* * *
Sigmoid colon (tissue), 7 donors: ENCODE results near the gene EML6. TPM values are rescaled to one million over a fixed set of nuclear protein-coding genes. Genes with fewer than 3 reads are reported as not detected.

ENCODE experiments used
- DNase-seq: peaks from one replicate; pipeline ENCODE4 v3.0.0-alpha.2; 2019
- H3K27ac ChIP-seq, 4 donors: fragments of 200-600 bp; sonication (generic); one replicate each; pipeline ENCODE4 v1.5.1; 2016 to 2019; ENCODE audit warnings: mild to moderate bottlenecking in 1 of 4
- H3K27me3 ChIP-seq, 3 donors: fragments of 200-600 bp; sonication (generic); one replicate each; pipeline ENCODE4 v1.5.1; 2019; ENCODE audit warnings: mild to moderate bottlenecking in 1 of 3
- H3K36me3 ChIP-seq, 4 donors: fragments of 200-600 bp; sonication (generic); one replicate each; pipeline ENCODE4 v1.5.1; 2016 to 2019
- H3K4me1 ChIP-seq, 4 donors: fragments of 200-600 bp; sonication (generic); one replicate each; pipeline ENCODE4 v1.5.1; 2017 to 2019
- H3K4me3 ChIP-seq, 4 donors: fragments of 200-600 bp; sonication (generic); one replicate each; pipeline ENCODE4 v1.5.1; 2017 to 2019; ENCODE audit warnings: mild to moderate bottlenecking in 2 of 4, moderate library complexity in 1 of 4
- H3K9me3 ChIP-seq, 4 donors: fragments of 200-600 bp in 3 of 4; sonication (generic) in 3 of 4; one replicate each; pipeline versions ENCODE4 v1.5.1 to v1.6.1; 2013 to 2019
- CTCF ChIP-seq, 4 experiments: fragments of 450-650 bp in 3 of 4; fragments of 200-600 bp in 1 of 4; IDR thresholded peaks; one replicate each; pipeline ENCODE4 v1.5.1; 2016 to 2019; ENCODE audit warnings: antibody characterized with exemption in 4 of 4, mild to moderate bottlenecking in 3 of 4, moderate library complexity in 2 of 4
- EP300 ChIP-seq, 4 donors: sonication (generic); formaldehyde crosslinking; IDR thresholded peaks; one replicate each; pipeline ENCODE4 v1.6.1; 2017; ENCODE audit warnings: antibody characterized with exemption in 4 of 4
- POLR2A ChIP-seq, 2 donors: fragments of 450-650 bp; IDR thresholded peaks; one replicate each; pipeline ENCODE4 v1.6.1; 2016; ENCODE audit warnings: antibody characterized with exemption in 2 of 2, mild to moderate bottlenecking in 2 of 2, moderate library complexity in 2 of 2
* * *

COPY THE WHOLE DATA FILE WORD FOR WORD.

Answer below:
Sigmoid colon (tissue), 7 donors: ENCODE results near the gene EML6. TPM values are rescaled to one million over a fixed set of nuclear protein-coding genes. Genes with fewer than 3 reads are reported as not detected.

ENCODE experiments used
- DNase-seq: peaks from one replicate; pipeline ENCODE4 v3.0.0-alpha.2; 2019
- H3K27ac ChIP-seq, 4 donors: fragments of 200-600 bp; sonication (generic); one replicate each; pipeline ENCODE4 v1.5.1; 2016 to 2019; ENCODE audit warnings: mild to moderate bottlenecking in 1 of 4
- H3K27me3 ChIP-seq, 3 donors: fragments of 200-600 bp; sonication (generic); one replicate each; pipeline ENCODE4 v1.5.1; 2019; ENCODE audit warnings: mild to moderate bottlenecking in 1 of 3
- H3K36me3 ChIP-seq, 4 donors: fragments of 200-600 bp; sonication (generic); one replicate each; pipeline ENCODE4 v1.5.1; 2016 to 2019
- H3K4me1 ChIP-seq, 4 donors: fragments of 200-600 bp; sonication (generic); one replicate each; pipeline ENCODE4 v1.5.1; 2017 to 2019
- H3K4me3 ChIP-seq, 4 donors: fragments of 200-600 bp; sonication (generic); one replicate each; pipeline ENCODE4 v1.5.1; 2017 to 2019; ENCODE audit warnings: mild to moderate bottlenecking in 2 of 4, moderate library complexity in 1 of 4
- H3K9me3 ChIP-seq, 4 donors: fragments of 200-600 bp in 3 of 4; sonication (generic) in 3 of 4; one replicate each; pipeline versions ENCODE4 v1.5.1 to v1.6.1; 2013 to 2019
- CTCF ChIP-seq, 4 experiments: fragments of 450-650 bp in 3 of 4; fragments of 200-600 bp in 1 of 4; IDR thresholded peaks; one replicate each; pipeline ENCODE4 v1.5.1; 2016 to 2019; ENCODE audit warnings: antibody characterized with exemption in 4 of 4, mild to moderate bottlenecking in 3 of 4, moderate library complexity in 2 of 4
- EP300 ChIP-seq, 4 donors: sonication (generic); formaldehyde crosslinking; IDR thresholded peaks; one replicate each; pipeline ENCODE4 v1.6.1; 2017; ENCODE audit warnings: antibody characterized with exemption in 4 of 4
- POLR2A ChIP-seq, 2 donors: fragments of 450-650 bp; IDR thresholded peaks; one replicate each; pipeline ENCODE4 v1.6.1; 2016; ENCODE audit warnings: antibody characterized with exemption in 2 of 2, mild to moderate bottlenecking in 2 of 2, moderate library complexity in 2 of 2